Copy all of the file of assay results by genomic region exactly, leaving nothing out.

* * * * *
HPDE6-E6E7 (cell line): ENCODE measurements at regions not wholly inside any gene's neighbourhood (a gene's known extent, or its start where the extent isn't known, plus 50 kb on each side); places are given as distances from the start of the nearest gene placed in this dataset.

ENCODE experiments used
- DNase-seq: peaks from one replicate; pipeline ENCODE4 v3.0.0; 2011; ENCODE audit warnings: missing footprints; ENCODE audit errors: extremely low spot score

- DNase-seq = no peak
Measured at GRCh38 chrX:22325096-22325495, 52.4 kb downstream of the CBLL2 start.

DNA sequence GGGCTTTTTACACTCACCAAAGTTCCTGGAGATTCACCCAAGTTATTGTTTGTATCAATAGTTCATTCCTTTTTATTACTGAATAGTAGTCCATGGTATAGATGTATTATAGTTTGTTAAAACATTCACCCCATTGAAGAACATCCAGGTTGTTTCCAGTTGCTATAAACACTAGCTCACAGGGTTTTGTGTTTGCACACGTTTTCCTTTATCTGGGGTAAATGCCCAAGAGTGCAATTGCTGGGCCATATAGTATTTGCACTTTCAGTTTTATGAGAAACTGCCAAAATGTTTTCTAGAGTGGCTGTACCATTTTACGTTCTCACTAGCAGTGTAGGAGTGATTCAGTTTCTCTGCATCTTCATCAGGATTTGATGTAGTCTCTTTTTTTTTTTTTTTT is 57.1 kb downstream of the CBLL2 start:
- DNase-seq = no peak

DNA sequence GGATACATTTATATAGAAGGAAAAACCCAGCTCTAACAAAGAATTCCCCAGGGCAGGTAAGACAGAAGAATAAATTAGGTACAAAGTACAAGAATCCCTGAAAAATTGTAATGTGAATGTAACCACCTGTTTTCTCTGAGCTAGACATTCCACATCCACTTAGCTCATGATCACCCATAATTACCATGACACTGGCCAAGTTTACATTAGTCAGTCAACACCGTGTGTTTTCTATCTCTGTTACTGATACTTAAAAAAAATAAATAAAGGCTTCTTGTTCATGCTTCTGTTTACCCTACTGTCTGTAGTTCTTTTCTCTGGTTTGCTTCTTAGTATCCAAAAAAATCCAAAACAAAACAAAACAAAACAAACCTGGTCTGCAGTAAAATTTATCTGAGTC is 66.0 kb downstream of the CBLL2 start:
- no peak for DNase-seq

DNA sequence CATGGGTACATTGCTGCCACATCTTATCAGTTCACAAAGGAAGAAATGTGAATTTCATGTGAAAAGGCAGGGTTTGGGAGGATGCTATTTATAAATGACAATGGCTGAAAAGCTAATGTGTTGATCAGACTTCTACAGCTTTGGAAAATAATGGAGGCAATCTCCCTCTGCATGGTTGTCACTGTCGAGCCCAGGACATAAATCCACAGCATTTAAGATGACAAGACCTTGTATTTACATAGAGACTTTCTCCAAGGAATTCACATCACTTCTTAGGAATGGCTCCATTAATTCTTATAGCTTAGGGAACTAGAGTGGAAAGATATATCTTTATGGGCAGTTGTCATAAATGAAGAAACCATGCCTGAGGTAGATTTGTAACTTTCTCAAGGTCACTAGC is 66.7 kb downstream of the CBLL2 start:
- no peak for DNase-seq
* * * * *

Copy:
HPDE6-E6E7 (cell line): ENCODE measurements at regions not wholly inside any gene's neighbourhood (a gene's known extent, or its start where the extent isn't known, plus 50 kb on each side); places are given as distances from the start of the nearest gene placed in this dataset.

ENCODE experiments used
- DNase-seq: peaks from one replicate; pipeline ENCODE4 v3.0.0; 2011; ENCODE audit warnings: missing footprints; ENCODE audit errors: extremely low spot score

- DNase-seq = no peak
Measured at GRCh38 chrX:22325096-22325495, 52.4 kb downstream of the CBLL2 start.

DNA sequence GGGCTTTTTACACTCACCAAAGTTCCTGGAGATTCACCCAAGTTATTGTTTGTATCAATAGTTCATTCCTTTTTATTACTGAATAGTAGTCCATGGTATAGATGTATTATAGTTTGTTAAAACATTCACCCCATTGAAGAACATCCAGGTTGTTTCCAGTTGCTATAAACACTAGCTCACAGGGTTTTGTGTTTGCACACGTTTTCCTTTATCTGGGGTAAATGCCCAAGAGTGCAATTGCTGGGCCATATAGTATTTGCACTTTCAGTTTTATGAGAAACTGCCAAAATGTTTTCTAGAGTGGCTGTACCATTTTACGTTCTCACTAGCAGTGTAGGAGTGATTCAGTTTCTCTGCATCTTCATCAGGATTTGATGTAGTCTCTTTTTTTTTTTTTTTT is 57.1 kb downstream of the CBLL2 start:
- DNase-seq = no peak

DNA sequence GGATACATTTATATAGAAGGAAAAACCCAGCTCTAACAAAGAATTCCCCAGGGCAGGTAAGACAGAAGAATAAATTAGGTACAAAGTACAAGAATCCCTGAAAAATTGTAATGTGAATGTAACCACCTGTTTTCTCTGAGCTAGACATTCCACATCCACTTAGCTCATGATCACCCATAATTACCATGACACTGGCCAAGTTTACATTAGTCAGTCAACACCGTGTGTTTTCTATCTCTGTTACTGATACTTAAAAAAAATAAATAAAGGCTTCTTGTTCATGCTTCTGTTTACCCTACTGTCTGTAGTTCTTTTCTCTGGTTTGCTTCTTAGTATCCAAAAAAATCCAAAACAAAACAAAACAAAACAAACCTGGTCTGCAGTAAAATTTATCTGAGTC is 66.0 kb downstream of the CBLL2 start:
- no peak for DNase-seq

DNA sequence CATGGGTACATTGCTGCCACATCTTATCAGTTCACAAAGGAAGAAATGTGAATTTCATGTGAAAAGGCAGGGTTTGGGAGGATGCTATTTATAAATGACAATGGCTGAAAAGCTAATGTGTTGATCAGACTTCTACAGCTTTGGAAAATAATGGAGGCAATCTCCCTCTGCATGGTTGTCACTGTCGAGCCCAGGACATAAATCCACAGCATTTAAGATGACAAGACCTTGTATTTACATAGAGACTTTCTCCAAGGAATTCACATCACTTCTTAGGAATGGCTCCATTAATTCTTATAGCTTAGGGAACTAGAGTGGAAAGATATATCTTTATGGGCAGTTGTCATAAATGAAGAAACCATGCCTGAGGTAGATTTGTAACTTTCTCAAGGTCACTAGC is 66.7 kb downstream of the CBLL2 start:
- no peak for DNase-seq